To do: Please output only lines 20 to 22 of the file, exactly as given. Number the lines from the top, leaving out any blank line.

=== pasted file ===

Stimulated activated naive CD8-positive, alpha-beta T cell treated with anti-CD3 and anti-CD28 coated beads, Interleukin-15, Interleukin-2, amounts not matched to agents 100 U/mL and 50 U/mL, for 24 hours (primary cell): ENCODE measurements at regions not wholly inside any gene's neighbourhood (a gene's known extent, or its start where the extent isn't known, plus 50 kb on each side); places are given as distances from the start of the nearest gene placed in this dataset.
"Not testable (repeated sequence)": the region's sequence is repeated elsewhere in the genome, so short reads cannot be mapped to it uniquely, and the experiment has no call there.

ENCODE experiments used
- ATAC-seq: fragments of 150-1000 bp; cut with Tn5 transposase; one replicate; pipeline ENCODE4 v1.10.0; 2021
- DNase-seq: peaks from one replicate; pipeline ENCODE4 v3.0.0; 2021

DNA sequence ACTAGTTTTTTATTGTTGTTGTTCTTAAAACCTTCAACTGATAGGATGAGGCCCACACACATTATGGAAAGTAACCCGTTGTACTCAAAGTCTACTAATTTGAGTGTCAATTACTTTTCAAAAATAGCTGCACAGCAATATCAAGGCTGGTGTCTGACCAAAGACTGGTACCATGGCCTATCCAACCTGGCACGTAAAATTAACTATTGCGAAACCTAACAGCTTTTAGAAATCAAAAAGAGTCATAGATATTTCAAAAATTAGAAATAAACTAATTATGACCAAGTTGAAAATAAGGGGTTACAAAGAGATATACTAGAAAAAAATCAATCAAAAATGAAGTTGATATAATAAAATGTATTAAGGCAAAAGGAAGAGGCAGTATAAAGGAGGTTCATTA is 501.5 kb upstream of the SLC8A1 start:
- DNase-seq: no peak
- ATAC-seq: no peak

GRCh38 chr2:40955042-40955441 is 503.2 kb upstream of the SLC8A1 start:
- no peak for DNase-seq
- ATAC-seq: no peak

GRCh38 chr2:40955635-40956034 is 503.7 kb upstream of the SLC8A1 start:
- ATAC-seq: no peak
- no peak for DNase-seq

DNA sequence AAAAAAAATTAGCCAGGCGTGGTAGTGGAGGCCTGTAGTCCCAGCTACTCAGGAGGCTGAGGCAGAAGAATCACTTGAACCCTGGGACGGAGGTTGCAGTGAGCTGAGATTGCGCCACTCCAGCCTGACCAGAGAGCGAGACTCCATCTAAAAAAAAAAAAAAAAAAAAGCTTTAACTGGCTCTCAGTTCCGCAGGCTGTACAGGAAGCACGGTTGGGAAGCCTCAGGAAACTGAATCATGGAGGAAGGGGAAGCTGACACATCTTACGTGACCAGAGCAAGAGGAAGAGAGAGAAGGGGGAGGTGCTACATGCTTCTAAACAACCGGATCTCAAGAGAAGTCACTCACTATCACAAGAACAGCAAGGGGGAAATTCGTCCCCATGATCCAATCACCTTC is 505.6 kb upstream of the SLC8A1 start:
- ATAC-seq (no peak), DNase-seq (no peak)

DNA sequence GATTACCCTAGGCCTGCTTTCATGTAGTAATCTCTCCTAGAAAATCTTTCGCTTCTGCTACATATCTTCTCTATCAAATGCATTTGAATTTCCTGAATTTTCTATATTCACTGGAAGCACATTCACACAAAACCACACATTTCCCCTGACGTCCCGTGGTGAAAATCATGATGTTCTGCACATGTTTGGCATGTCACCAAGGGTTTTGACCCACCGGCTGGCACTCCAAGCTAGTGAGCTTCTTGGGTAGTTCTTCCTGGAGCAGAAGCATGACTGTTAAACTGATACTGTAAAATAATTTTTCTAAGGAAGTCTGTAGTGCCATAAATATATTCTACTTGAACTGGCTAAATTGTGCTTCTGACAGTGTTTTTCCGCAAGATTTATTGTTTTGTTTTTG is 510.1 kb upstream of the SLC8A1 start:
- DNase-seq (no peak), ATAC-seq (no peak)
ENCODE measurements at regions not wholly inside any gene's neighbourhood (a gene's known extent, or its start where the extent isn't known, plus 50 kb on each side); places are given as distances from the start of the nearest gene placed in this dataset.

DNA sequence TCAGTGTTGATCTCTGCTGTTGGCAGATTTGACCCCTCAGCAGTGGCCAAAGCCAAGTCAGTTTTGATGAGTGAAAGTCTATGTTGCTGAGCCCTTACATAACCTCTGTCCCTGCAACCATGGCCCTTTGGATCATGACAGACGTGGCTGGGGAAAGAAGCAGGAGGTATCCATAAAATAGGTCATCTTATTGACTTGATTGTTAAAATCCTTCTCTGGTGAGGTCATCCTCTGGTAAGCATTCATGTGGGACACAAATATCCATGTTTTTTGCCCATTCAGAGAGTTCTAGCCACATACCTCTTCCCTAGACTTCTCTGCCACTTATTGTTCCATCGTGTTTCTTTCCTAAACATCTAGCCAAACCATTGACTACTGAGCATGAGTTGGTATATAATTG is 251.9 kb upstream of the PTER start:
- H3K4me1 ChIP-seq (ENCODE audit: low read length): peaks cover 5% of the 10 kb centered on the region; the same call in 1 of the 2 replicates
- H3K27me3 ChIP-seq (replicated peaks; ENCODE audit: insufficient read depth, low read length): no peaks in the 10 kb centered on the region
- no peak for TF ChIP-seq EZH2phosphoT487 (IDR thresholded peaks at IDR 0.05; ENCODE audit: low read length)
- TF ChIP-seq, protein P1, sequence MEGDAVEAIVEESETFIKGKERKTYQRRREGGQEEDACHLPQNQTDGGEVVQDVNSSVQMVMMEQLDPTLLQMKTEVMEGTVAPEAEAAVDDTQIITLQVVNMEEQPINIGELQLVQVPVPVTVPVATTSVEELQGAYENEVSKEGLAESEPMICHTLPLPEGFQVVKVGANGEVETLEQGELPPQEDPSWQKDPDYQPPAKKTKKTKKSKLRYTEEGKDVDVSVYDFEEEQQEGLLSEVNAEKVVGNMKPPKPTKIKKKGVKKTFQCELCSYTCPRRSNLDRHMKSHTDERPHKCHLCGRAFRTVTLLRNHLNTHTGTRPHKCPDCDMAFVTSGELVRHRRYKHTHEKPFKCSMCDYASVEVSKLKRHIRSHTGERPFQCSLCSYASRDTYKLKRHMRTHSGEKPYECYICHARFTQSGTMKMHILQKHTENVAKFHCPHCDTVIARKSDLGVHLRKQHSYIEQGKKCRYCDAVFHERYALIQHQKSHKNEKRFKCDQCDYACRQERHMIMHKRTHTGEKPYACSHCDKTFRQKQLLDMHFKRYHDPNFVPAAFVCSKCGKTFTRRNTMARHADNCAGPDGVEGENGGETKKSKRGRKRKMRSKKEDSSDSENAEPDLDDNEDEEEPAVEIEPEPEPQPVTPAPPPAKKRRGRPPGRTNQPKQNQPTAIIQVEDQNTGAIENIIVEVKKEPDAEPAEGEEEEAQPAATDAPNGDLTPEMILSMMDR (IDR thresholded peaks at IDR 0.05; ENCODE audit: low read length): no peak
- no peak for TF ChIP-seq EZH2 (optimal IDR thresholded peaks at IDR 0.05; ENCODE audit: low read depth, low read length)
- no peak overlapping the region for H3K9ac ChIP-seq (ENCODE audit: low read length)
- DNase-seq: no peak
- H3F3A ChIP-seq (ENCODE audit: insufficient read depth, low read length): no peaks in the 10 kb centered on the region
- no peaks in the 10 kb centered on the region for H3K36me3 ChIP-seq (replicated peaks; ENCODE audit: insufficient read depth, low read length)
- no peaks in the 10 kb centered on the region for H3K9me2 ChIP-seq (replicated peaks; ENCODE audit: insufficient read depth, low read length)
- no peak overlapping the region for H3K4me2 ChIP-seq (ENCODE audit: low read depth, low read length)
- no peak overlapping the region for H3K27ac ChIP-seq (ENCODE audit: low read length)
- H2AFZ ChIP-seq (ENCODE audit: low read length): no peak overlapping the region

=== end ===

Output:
DNA sequence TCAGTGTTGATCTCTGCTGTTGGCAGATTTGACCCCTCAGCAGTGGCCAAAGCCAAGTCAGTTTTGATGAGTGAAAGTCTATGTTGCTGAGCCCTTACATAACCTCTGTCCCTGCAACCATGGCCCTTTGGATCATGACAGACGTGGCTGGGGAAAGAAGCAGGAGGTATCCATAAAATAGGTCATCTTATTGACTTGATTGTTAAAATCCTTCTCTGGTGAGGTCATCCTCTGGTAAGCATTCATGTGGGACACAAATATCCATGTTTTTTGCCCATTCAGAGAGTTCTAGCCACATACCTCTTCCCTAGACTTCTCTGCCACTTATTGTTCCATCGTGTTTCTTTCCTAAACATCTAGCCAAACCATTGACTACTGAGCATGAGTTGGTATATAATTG is 251.9 kb upstream of the PTER start:
- H3K4me1 ChIP-seq (ENCODE audit: low read length): peaks cover 5% of the 10 kb centered on the region; the same call in 1 of the 2 replicates
- H3K27me3 ChIP-seq (replicated peaks; ENCODE audit: insufficient read depth, low read length): no peaks in the 10 kb centered on the region